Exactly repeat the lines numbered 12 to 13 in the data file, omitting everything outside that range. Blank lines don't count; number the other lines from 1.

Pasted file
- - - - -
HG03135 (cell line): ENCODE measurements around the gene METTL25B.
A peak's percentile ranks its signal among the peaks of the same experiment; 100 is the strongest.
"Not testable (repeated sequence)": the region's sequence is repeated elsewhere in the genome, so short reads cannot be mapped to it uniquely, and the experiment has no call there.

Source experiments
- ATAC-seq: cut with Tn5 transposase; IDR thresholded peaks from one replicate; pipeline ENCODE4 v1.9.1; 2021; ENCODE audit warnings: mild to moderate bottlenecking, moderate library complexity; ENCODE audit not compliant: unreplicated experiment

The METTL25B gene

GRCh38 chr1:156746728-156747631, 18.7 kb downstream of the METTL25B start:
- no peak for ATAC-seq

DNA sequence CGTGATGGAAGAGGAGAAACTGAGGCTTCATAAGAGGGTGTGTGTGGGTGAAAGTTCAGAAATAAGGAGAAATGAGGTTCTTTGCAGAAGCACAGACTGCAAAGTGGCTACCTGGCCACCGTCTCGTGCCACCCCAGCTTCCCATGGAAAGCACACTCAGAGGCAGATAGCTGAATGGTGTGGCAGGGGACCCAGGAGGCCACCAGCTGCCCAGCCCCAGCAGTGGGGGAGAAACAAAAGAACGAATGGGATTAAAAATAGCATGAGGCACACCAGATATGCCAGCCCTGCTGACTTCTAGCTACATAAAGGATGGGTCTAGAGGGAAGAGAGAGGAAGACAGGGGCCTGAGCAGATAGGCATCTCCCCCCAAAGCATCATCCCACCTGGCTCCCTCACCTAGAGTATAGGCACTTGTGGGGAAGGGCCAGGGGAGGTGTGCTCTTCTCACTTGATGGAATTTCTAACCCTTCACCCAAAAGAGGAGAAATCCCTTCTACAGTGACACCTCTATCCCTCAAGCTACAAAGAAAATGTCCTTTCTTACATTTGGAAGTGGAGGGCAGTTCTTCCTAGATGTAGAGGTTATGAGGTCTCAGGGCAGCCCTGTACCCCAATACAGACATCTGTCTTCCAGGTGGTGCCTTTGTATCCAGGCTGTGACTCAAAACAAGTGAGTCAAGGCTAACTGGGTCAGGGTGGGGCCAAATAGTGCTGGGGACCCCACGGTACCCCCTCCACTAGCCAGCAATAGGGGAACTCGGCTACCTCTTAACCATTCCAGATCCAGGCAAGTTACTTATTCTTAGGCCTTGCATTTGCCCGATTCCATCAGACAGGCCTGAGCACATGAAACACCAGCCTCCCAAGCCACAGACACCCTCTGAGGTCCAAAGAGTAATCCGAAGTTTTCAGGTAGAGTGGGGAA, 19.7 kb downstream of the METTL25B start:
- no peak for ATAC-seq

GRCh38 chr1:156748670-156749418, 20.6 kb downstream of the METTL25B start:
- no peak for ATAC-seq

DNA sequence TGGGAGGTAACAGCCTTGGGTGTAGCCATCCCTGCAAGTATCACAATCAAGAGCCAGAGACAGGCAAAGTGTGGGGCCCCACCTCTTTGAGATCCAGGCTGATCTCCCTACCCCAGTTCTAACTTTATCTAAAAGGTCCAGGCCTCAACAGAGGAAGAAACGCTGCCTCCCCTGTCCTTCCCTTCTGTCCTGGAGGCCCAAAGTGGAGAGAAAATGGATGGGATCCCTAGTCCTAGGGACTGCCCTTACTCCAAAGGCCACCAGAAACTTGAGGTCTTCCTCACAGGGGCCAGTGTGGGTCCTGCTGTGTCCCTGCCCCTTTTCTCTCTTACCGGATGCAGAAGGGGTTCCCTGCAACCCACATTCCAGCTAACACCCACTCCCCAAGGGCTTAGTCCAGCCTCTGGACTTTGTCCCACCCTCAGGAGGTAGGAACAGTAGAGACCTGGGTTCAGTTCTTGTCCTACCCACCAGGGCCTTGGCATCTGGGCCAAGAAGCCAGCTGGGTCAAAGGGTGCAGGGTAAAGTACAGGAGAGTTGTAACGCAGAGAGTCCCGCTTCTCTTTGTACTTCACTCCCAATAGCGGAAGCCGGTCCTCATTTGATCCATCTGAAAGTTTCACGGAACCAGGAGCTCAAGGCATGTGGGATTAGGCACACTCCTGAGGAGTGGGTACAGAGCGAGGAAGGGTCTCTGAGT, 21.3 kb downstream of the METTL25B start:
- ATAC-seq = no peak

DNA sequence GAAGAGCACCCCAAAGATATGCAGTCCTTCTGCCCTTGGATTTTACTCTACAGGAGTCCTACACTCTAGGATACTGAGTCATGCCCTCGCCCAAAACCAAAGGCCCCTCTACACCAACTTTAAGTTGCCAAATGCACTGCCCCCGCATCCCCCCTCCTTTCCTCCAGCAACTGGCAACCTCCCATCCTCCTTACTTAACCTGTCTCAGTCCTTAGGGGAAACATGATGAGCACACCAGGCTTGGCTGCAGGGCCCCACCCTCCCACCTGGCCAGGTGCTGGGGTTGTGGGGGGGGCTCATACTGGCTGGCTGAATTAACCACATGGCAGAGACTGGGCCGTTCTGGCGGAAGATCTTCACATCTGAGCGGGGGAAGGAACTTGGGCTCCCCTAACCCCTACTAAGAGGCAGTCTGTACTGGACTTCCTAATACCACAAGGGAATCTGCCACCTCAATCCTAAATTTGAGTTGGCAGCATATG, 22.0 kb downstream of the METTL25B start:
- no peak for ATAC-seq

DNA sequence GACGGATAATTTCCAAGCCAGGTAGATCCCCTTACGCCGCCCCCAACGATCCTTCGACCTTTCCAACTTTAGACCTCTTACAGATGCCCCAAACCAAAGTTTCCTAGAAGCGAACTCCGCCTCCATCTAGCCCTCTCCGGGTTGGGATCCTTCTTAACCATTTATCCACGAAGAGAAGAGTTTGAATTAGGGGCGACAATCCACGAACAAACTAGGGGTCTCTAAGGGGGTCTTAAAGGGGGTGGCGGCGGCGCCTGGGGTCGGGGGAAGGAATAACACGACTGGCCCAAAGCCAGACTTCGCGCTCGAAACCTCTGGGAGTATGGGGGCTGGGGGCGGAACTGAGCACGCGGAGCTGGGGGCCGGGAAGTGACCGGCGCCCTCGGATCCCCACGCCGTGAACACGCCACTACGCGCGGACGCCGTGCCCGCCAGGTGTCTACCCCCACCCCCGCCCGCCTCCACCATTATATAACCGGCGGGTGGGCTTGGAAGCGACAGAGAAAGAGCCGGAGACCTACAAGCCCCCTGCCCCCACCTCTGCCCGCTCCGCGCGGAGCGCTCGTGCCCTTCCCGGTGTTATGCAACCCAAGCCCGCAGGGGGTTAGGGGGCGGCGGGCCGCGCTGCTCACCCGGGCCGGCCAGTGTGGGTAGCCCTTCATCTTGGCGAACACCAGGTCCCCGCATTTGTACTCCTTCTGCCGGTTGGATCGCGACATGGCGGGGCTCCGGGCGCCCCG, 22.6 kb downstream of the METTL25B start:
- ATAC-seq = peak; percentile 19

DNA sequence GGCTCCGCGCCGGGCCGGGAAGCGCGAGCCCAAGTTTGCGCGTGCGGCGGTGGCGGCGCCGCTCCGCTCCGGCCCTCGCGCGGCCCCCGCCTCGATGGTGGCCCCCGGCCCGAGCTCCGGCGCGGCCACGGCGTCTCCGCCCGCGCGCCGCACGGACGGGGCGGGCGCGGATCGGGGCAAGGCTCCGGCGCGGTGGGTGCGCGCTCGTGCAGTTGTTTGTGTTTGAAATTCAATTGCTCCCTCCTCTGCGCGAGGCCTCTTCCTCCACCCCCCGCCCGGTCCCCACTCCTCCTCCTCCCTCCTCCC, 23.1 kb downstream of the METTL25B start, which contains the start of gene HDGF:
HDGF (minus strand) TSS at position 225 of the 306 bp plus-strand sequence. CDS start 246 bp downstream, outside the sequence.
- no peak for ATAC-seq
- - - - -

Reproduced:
- no peak for ATAC-seq

DNA sequence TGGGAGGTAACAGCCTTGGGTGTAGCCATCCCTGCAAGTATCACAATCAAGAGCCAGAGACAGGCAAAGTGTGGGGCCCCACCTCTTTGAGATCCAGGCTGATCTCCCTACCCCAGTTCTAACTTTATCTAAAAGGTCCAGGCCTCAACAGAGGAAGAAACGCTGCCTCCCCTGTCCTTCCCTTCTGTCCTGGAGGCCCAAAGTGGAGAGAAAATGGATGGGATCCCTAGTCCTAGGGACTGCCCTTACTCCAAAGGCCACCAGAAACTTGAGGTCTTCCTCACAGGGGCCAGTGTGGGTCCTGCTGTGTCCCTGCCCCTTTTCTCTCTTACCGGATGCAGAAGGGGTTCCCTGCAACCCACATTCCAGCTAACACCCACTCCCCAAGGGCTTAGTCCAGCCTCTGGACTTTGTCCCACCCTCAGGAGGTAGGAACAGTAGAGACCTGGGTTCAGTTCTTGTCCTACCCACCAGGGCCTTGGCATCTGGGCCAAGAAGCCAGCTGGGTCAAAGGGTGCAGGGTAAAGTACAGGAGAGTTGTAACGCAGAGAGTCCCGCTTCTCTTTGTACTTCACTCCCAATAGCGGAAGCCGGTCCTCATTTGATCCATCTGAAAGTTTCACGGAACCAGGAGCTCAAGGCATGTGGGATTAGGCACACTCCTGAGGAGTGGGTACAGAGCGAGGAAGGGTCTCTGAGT, 21.3 kb downstream of the METTL25B start: